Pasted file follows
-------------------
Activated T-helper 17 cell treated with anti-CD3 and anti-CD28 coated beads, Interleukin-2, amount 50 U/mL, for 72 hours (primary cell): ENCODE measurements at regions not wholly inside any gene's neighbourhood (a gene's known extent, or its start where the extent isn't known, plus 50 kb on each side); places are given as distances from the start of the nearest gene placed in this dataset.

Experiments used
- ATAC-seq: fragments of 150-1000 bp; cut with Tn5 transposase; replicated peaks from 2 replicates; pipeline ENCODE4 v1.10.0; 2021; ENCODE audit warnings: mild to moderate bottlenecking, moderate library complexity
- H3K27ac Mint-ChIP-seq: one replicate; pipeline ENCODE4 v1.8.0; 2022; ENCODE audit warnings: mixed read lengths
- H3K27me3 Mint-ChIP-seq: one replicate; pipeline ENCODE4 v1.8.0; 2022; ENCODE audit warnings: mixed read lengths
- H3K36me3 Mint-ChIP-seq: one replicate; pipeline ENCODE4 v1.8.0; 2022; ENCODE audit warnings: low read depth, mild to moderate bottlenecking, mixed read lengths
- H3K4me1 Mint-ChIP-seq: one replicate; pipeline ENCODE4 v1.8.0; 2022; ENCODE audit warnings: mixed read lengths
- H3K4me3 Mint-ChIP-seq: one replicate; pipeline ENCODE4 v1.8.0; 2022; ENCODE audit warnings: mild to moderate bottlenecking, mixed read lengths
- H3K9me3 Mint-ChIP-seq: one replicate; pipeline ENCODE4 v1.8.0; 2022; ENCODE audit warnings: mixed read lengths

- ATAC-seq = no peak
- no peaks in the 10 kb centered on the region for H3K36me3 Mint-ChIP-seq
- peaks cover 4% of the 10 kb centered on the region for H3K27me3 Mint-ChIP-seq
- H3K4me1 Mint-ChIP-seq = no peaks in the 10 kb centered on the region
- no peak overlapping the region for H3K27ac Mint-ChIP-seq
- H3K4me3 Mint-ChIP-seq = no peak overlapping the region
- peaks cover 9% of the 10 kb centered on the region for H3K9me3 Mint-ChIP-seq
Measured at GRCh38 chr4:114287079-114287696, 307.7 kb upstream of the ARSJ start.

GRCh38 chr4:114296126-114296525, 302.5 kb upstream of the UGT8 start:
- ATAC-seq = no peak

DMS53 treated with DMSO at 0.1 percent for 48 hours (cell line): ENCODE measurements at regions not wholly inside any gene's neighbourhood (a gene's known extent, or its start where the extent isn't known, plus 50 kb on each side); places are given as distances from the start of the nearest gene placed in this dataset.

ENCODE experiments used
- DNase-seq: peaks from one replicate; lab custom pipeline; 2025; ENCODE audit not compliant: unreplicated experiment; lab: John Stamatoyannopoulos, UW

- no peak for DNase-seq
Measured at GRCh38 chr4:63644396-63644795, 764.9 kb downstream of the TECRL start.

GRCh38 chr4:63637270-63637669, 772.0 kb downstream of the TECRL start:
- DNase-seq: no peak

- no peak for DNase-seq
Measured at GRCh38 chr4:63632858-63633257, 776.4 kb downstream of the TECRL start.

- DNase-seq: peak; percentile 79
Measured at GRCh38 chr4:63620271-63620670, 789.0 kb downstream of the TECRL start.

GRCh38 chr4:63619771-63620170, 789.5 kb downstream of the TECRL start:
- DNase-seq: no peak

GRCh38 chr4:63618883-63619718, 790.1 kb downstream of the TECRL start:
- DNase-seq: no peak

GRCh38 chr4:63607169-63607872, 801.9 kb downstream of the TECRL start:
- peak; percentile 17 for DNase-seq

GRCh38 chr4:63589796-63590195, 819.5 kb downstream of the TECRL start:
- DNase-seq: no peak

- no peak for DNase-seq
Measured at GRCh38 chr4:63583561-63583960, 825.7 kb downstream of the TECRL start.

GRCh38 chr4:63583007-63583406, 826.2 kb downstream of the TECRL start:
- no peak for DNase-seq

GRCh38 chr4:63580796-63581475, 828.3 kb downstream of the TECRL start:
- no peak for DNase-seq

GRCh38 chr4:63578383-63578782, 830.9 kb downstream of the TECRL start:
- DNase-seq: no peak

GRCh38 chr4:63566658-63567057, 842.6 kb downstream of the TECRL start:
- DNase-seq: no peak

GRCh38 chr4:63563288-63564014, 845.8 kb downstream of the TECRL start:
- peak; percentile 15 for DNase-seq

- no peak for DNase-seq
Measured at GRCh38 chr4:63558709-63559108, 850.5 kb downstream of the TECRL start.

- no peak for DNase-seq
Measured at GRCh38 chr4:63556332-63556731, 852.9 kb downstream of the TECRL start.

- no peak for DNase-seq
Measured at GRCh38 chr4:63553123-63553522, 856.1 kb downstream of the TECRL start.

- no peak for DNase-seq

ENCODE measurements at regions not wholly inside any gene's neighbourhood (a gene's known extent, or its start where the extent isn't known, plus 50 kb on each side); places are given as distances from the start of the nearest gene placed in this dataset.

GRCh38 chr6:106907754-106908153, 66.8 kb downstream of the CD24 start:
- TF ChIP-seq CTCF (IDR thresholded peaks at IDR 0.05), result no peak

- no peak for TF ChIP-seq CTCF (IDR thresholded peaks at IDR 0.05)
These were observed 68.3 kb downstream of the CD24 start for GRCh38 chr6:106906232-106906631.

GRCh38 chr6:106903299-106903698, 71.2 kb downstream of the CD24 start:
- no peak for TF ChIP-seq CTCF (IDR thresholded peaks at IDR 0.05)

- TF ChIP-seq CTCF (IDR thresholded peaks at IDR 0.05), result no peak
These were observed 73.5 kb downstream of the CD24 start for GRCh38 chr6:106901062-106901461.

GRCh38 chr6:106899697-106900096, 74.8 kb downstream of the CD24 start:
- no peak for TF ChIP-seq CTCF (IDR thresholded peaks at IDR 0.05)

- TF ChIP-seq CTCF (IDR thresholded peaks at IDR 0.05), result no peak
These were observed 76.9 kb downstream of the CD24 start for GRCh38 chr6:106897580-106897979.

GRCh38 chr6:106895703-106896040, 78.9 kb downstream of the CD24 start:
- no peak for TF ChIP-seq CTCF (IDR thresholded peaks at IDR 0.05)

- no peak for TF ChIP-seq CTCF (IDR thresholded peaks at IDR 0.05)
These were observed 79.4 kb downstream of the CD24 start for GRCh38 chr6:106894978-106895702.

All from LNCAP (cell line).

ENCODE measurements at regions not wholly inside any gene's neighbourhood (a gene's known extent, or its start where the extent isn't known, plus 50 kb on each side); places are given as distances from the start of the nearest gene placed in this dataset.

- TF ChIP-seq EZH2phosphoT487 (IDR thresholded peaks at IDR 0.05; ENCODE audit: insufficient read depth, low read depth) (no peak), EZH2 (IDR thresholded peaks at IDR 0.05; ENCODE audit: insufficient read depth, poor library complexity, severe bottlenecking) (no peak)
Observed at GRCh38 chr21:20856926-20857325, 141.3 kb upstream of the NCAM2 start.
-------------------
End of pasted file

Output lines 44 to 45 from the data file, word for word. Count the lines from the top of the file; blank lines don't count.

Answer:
- no peak for DNase-seq

GRCh38 chr4:63578383-63578782, 830.9 kb downstream of the TECRL start: